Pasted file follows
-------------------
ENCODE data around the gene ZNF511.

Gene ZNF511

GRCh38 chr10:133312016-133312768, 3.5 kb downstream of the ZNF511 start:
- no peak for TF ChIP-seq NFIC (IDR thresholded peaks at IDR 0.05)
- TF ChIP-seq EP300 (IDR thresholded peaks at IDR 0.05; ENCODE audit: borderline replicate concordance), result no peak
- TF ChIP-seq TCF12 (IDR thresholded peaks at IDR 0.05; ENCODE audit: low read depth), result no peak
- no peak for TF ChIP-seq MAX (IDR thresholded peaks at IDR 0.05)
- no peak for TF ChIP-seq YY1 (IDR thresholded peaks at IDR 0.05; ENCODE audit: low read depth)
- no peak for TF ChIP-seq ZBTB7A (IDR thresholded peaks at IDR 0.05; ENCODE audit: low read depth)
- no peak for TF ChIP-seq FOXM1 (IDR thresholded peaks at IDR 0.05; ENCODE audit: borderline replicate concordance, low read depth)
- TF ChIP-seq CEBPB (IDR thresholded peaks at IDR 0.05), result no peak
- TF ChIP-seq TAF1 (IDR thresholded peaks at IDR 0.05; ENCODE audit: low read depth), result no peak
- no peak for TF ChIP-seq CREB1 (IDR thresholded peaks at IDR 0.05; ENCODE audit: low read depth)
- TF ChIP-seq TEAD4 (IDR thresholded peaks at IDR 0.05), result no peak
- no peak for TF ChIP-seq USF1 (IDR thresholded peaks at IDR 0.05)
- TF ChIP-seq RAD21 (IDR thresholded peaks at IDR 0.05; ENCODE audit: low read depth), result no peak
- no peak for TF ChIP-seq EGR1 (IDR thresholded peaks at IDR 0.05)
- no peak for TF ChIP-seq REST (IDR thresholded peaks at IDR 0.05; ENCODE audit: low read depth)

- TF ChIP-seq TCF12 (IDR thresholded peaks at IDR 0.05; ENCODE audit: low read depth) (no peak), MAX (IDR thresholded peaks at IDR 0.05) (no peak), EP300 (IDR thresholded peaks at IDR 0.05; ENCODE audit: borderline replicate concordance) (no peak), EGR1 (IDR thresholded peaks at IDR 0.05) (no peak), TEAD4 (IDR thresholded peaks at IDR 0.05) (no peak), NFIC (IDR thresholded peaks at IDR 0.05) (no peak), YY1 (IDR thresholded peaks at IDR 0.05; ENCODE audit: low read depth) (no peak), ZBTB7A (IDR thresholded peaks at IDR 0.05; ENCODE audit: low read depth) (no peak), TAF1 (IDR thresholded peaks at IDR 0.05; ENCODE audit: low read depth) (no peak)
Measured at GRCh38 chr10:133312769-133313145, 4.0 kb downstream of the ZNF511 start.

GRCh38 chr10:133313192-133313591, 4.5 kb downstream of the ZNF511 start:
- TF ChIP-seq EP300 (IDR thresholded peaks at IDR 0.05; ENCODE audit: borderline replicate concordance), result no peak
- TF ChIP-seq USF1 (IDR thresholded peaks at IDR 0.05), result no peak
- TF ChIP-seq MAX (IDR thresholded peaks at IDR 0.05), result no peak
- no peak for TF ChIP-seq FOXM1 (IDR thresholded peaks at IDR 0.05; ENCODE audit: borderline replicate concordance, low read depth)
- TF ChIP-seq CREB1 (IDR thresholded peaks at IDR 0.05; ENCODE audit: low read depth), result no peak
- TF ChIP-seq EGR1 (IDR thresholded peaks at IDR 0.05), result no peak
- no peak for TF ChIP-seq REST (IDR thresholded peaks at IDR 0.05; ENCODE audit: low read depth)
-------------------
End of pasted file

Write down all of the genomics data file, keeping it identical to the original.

ENCODE data around the gene ZNF511.

Gene ZNF511

GRCh38 chr10:133312016-133312768, 3.5 kb downstream of the ZNF511 start:
- no peak for TF ChIP-seq NFIC (IDR thresholded peaks at IDR 0.05)
- TF ChIP-seq EP300 (IDR thresholded peaks at IDR 0.05; ENCODE audit: borderline replicate concordance), result no peak
- TF ChIP-seq TCF12 (IDR thresholded peaks at IDR 0.05; ENCODE audit: low read depth), result no peak
- no peak for TF ChIP-seq MAX (IDR thresholded peaks at IDR 0.05)
- no peak for TF ChIP-seq YY1 (IDR thresholded peaks at IDR 0.05; ENCODE audit: low read depth)
- no peak for TF ChIP-seq ZBTB7A (IDR thresholded peaks at IDR 0.05; ENCODE audit: low read depth)
- no peak for TF ChIP-seq FOXM1 (IDR thresholded peaks at IDR 0.05; ENCODE audit: borderline replicate concordance, low read depth)
- TF ChIP-seq CEBPB (IDR thresholded peaks at IDR 0.05), result no peak
- TF ChIP-seq TAF1 (IDR thresholded peaks at IDR 0.05; ENCODE audit: low read depth), result no peak
- no peak for TF ChIP-seq CREB1 (IDR thresholded peaks at IDR 0.05; ENCODE audit: low read depth)
- TF ChIP-seq TEAD4 (IDR thresholded peaks at IDR 0.05), result no peak
- no peak for TF ChIP-seq USF1 (IDR thresholded peaks at IDR 0.05)
- TF ChIP-seq RAD21 (IDR thresholded peaks at IDR 0.05; ENCODE audit: low read depth), result no peak
- no peak for TF ChIP-seq EGR1 (IDR thresholded peaks at IDR 0.05)
- no peak for TF ChIP-seq REST (IDR thresholded peaks at IDR 0.05; ENCODE audit: low read depth)

- TF ChIP-seq TCF12 (IDR thresholded peaks at IDR 0.05; ENCODE audit: low read depth) (no peak), MAX (IDR thresholded peaks at IDR 0.05) (no peak), EP300 (IDR thresholded peaks at IDR 0.05; ENCODE audit: borderline replicate concordance) (no peak), EGR1 (IDR thresholded peaks at IDR 0.05) (no peak), TEAD4 (IDR thresholded peaks at IDR 0.05) (no peak), NFIC (IDR thresholded peaks at IDR 0.05) (no peak), YY1 (IDR thresholded peaks at IDR 0.05; ENCODE audit: low read depth) (no peak), ZBTB7A (IDR thresholded peaks at IDR 0.05; ENCODE audit: low read depth) (no peak), TAF1 (IDR thresholded peaks at IDR 0.05; ENCODE audit: low read depth) (no peak)
Measured at GRCh38 chr10:133312769-133313145, 4.0 kb downstream of the ZNF511 start.

GRCh38 chr10:133313192-133313591, 4.5 kb downstream of the ZNF511 start:
- TF ChIP-seq EP300 (IDR thresholded peaks at IDR 0.05; ENCODE audit: borderline replicate concordance), result no peak
- TF ChIP-seq USF1 (IDR thresholded peaks at IDR 0.05), result no peak
- TF ChIP-seq MAX (IDR thresholded peaks at IDR 0.05), result no peak
- no peak for TF ChIP-seq FOXM1 (IDR thresholded peaks at IDR 0.05; ENCODE audit: borderline replicate concordance, low read depth)
- TF ChIP-seq CREB1 (IDR thresholded peaks at IDR 0.05; ENCODE audit: low read depth), result no peak
- TF ChIP-seq EGR1 (IDR thresholded peaks at IDR 0.05), result no peak
- no peak for TF ChIP-seq REST (IDR thresholded peaks at IDR 0.05; ENCODE audit: low read depth)